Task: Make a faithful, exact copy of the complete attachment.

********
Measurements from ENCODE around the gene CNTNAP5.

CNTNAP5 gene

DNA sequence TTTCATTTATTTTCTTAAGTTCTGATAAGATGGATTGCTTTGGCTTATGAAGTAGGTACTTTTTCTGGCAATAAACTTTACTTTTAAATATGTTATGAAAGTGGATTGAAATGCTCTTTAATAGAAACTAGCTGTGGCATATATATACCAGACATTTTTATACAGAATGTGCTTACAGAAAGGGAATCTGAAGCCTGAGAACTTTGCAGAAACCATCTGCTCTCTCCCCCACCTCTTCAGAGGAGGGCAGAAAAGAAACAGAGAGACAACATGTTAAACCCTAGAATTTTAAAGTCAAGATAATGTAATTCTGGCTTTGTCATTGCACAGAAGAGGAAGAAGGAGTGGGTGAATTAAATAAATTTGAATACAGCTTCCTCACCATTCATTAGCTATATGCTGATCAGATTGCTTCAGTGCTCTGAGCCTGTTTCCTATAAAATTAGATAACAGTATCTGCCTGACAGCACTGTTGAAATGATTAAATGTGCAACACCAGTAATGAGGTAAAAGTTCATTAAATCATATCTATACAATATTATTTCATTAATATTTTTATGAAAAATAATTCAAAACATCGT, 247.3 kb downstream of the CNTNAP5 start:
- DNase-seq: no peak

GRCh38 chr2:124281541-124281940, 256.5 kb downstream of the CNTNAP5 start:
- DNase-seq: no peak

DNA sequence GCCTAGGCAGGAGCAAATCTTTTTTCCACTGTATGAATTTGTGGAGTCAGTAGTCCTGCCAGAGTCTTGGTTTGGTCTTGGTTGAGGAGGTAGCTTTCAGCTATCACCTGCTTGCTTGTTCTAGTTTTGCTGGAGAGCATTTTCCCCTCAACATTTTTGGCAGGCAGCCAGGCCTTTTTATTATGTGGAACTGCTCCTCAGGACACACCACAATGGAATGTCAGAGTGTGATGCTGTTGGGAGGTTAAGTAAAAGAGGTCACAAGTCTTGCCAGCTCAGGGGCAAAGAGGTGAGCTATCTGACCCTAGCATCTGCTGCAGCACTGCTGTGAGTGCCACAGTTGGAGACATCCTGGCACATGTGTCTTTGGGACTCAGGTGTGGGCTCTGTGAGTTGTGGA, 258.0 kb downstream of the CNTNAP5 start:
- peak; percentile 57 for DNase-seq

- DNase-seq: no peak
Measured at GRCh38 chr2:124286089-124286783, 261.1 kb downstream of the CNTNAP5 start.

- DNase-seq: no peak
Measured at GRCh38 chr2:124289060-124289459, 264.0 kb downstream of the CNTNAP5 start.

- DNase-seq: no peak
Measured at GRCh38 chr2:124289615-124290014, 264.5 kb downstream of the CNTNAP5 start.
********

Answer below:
Measurements from ENCODE around the gene CNTNAP5.

CNTNAP5 gene

DNA sequence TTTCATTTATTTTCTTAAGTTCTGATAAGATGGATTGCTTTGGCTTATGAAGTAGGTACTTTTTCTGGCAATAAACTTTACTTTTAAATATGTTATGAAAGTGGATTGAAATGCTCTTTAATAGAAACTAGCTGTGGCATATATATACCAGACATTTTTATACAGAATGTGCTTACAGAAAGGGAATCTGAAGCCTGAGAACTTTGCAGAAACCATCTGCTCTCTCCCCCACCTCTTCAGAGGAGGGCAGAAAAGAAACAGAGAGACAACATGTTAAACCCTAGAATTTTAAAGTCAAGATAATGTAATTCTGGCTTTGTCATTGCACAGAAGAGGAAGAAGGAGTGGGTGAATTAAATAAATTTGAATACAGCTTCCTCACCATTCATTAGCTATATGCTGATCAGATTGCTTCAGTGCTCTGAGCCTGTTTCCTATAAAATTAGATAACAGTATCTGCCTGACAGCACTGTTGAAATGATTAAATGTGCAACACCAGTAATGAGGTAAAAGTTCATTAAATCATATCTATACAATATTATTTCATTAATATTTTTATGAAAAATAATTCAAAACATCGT, 247.3 kb downstream of the CNTNAP5 start:
- DNase-seq: no peak

GRCh38 chr2:124281541-124281940, 256.5 kb downstream of the CNTNAP5 start:
- DNase-seq: no peak

DNA sequence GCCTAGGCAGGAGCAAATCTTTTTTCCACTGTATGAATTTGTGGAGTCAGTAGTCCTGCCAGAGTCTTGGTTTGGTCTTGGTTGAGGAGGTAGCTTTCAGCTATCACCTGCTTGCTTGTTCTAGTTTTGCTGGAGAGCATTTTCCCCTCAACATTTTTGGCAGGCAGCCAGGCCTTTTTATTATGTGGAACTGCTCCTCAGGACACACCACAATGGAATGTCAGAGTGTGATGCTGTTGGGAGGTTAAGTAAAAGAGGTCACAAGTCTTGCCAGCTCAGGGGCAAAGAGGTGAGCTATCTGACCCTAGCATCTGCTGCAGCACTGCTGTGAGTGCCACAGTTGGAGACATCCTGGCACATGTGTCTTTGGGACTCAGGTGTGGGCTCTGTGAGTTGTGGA, 258.0 kb downstream of the CNTNAP5 start:
- peak; percentile 57 for DNase-seq

- DNase-seq: no peak
Measured at GRCh38 chr2:124286089-124286783, 261.1 kb downstream of the CNTNAP5 start.

- DNase-seq: no peak
Measured at GRCh38 chr2:124289060-124289459, 264.0 kb downstream of the CNTNAP5 start.

- DNase-seq: no peak
Measured at GRCh38 chr2:124289615-124290014, 264.5 kb downstream of the CNTNAP5 start.